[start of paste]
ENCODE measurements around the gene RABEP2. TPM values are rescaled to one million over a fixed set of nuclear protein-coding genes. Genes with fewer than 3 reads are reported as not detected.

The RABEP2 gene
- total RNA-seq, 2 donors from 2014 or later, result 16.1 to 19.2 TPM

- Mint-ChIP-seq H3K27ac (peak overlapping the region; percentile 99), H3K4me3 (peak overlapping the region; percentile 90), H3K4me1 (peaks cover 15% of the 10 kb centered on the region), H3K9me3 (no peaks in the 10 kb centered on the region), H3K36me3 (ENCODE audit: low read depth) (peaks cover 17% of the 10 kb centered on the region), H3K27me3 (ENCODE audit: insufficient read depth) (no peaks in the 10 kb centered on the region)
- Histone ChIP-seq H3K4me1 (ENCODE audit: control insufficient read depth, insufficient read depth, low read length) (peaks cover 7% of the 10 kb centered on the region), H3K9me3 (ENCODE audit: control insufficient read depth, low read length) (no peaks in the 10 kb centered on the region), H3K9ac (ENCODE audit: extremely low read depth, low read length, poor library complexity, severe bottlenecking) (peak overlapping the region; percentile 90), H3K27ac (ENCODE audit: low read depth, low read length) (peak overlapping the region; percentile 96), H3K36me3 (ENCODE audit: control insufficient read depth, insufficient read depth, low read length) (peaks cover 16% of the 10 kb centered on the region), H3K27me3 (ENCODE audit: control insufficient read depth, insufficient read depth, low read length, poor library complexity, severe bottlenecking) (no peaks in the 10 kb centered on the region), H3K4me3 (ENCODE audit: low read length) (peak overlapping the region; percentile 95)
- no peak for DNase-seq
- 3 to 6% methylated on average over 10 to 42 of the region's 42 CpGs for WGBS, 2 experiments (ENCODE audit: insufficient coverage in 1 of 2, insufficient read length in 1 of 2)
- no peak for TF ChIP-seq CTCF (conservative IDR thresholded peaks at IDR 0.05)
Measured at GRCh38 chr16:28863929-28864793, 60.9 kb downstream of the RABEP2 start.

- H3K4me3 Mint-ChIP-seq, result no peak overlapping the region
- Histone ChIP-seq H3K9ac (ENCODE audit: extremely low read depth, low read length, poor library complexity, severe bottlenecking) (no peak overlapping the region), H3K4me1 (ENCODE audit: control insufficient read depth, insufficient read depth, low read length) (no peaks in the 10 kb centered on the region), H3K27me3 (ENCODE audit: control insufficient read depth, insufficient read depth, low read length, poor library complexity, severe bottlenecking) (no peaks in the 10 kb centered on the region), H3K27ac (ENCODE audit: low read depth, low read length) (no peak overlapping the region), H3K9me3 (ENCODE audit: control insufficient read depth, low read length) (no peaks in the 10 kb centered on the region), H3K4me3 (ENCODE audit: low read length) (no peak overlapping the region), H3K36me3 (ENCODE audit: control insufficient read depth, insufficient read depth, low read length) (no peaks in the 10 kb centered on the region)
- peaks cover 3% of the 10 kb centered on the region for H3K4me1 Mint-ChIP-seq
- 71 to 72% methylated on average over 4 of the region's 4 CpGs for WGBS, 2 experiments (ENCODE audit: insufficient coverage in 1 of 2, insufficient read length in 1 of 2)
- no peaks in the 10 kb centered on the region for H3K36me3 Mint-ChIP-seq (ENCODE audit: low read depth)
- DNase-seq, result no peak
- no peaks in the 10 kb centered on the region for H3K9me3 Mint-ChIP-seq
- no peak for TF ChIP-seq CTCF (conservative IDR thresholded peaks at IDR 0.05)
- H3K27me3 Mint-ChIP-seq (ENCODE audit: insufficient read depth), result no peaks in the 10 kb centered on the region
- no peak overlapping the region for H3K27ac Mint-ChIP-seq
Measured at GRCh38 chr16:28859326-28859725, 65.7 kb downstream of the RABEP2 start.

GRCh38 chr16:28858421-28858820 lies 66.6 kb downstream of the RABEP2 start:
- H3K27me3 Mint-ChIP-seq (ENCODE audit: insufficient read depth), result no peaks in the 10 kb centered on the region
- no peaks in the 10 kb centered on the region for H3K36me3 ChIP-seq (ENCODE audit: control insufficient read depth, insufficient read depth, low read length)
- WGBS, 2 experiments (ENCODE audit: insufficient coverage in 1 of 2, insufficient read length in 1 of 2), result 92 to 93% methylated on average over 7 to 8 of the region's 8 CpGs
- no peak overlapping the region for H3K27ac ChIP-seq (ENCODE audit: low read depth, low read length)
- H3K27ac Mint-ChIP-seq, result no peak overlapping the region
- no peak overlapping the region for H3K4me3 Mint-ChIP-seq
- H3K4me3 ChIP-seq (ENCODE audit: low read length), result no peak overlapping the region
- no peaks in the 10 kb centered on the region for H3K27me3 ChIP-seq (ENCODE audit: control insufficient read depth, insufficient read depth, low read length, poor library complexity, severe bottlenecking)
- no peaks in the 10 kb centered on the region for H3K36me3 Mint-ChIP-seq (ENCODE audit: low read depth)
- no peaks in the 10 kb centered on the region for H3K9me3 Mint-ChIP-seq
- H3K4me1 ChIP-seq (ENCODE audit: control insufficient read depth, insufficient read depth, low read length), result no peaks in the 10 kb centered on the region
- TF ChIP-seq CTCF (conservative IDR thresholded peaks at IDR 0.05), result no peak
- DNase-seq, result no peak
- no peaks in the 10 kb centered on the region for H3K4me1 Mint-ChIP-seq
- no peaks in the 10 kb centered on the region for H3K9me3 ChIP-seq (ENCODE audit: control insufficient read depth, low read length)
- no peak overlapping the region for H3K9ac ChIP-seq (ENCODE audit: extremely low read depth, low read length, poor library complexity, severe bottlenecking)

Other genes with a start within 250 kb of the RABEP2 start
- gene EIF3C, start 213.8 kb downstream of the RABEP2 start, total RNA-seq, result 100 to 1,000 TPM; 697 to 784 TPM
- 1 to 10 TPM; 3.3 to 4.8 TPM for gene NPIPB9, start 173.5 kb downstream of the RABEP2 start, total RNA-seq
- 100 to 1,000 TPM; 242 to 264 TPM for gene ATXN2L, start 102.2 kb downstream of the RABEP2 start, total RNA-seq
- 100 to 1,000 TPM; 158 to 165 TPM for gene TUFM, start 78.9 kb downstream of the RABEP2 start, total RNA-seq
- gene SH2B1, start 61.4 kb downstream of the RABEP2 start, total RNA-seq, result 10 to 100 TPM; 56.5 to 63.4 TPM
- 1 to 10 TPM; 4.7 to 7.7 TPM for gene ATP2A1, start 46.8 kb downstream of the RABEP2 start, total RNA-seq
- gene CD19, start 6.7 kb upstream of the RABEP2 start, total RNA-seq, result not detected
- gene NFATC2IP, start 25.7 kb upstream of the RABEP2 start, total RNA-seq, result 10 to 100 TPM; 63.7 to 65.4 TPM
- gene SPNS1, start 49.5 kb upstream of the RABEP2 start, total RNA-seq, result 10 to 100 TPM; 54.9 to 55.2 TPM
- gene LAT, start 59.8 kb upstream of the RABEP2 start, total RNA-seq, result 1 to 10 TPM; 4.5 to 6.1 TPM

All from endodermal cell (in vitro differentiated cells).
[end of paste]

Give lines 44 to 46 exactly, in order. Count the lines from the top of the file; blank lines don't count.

- 1 to 10 TPM; 4.7 to 7.7 TPM for gene ATP2A1, start 46.8 kb downstream of the RABEP2 start, total RNA-seq
- gene CD19, start 6.7 kb upstream of the RABEP2 start, total RNA-seq, result not detected
- gene NFATC2IP, start 25.7 kb upstream of the RABEP2 start, total RNA-seq, result 10 to 100 TPM; 63.7 to 65.4 TPM